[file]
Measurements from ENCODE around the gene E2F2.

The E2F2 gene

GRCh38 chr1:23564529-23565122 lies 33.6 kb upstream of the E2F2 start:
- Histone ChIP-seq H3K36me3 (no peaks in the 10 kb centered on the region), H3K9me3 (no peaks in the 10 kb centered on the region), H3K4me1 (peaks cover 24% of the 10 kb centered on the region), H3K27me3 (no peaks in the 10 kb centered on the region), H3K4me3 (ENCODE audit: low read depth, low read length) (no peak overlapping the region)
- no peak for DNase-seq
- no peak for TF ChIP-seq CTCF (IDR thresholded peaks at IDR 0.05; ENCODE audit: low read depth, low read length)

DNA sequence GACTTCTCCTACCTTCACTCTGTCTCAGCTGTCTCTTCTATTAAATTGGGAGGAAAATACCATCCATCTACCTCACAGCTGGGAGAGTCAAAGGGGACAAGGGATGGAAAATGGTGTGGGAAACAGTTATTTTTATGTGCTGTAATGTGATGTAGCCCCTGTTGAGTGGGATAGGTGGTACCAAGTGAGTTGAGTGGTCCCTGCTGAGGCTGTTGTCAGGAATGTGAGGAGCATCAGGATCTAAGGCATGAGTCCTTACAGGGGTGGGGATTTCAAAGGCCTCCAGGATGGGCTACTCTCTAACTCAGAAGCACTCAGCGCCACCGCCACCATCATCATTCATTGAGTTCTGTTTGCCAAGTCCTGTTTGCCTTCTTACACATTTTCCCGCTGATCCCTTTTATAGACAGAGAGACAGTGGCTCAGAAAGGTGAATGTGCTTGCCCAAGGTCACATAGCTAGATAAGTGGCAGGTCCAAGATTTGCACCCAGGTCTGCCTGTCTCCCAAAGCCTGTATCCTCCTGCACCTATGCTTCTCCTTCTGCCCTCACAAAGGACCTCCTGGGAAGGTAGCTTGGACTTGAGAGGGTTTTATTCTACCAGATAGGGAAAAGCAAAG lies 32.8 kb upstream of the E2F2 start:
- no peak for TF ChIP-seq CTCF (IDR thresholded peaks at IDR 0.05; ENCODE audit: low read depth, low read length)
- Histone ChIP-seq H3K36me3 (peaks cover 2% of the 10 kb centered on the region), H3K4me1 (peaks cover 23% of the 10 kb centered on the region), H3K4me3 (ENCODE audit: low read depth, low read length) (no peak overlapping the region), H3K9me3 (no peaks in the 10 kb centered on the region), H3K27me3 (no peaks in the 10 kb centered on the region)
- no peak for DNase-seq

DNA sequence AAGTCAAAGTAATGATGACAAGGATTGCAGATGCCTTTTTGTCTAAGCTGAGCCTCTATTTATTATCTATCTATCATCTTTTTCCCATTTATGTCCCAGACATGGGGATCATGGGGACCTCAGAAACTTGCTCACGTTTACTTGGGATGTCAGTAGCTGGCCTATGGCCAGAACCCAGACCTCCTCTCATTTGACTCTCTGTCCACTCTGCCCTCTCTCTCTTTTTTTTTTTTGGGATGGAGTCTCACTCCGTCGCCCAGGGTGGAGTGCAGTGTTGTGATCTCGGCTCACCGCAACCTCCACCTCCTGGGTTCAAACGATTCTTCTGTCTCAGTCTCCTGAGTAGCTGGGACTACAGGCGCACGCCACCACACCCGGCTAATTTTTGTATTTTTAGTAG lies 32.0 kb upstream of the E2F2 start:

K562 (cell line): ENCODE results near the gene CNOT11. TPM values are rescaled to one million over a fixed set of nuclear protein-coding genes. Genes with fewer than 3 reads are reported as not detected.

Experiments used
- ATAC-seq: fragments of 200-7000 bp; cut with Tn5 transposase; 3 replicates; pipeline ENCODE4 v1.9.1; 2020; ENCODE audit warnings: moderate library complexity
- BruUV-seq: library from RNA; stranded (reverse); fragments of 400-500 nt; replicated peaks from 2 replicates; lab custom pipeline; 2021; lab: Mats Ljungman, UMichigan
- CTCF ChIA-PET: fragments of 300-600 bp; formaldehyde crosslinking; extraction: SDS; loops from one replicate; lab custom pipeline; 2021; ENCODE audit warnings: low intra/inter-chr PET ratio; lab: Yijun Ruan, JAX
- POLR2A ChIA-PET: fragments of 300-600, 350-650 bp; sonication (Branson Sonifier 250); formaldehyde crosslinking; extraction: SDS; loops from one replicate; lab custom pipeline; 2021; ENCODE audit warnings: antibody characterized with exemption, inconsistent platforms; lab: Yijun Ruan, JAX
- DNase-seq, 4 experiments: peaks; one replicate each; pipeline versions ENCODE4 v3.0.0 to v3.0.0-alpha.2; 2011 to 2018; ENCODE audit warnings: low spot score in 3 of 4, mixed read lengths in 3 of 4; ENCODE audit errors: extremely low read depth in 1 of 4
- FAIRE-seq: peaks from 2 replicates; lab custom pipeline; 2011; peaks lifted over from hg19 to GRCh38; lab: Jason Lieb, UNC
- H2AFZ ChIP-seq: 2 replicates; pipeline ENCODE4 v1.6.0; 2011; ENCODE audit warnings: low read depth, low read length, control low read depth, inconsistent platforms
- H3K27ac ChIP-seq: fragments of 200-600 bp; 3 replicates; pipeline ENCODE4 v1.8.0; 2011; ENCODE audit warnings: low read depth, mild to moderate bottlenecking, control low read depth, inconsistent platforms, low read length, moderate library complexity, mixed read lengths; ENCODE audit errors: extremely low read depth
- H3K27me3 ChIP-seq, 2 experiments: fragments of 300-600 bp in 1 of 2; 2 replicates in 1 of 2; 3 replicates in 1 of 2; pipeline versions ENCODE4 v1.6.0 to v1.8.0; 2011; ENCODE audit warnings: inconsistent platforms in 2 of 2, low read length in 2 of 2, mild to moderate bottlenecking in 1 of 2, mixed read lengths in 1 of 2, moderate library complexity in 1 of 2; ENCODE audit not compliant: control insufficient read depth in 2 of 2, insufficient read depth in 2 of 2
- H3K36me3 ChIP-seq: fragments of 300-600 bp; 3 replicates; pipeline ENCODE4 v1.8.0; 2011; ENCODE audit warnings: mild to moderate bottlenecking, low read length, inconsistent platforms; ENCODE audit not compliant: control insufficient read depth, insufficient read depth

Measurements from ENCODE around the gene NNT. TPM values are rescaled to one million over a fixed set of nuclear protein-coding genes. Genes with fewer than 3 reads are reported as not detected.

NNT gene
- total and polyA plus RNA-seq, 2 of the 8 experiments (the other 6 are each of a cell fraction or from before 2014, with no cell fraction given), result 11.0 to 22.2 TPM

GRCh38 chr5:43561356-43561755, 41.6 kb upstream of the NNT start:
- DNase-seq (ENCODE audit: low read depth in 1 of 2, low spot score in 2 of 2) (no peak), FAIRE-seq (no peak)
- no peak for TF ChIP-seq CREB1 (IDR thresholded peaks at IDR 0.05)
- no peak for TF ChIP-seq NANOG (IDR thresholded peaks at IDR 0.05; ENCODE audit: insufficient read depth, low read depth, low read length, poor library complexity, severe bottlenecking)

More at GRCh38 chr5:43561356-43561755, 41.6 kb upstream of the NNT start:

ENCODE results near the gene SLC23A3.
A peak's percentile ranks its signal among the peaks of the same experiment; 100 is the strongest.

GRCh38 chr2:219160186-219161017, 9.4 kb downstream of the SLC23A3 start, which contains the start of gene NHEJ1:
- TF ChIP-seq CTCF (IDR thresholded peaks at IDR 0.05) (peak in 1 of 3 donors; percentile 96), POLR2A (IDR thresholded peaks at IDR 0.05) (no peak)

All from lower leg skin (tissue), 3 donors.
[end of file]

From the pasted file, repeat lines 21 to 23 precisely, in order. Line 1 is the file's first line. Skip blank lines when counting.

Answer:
- H3K27ac ChIP-seq: fragments of 200-600 bp; 3 replicates; pipeline ENCODE4 v1.8.0; 2011; ENCODE audit warnings: low read depth, mild to moderate bottlenecking, control low read depth, inconsistent platforms, low read length, moderate library complexity, mixed read lengths; ENCODE audit errors: extremely low read depth
- H3K27me3 ChIP-seq, 2 experiments: fragments of 300-600 bp in 1 of 2; 2 replicates in 1 of 2; 3 replicates in 1 of 2; pipeline versions ENCODE4 v1.6.0 to v1.8.0; 2011; ENCODE audit warnings: inconsistent platforms in 2 of 2, low read length in 2 of 2, mild to moderate bottlenecking in 1 of 2, mixed read lengths in 1 of 2, moderate library complexity in 1 of 2; ENCODE audit not compliant: control insufficient read depth in 2 of 2, insufficient read depth in 2 of 2
- H3K36me3 ChIP-seq: fragments of 300-600 bp; 3 replicates; pipeline ENCODE4 v1.8.0; 2011; ENCODE audit warnings: mild to moderate bottlenecking, low read length, inconsistent platforms; ENCODE audit not compliant: control insufficient read depth, insufficient read depth